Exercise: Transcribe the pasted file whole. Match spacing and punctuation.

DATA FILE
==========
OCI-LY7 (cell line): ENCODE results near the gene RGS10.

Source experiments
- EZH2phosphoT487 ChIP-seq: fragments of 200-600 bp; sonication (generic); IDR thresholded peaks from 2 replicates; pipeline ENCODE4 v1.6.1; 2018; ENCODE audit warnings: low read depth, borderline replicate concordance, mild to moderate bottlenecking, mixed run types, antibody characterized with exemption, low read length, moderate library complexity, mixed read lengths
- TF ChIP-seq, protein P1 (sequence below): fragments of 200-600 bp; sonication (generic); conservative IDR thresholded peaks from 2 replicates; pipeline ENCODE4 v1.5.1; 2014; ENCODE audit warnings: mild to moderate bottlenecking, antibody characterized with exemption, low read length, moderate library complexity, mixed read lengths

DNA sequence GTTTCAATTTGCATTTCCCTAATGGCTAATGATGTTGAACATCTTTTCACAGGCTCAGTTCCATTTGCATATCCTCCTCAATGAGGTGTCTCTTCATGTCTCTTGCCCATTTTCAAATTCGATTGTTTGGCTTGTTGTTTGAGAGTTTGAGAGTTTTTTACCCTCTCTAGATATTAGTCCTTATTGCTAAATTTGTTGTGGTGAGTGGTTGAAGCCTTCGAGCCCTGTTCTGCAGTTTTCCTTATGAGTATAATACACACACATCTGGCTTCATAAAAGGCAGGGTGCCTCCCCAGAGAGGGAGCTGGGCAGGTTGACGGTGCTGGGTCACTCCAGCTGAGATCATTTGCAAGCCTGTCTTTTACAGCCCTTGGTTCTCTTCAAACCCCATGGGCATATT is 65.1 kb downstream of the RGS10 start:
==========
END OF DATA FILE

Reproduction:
OCI-LY7 (cell line): ENCODE results near the gene RGS10.

Source experiments
- EZH2phosphoT487 ChIP-seq: fragments of 200-600 bp; sonication (generic); IDR thresholded peaks from 2 replicates; pipeline ENCODE4 v1.6.1; 2018; ENCODE audit warnings: low read depth, borderline replicate concordance, mild to moderate bottlenecking, mixed run types, antibody characterized with exemption, low read length, moderate library complexity, mixed read lengths
- TF ChIP-seq, protein P1 (sequence below): fragments of 200-600 bp; sonication (generic); conservative IDR thresholded peaks from 2 replicates; pipeline ENCODE4 v1.5.1; 2014; ENCODE audit warnings: mild to moderate bottlenecking, antibody characterized with exemption, low read length, moderate library complexity, mixed read lengths

DNA sequence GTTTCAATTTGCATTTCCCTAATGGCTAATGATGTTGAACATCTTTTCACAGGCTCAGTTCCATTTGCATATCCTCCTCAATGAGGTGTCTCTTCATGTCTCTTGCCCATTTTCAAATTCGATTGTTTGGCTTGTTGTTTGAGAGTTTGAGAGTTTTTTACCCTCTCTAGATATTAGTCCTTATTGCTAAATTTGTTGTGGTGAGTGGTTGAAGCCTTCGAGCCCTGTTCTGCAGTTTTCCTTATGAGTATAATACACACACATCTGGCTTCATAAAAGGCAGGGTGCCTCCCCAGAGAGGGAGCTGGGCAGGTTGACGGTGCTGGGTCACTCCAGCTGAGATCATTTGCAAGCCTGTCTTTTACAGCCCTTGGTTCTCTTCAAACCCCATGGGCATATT is 65.1 kb downstream of the RGS10 start: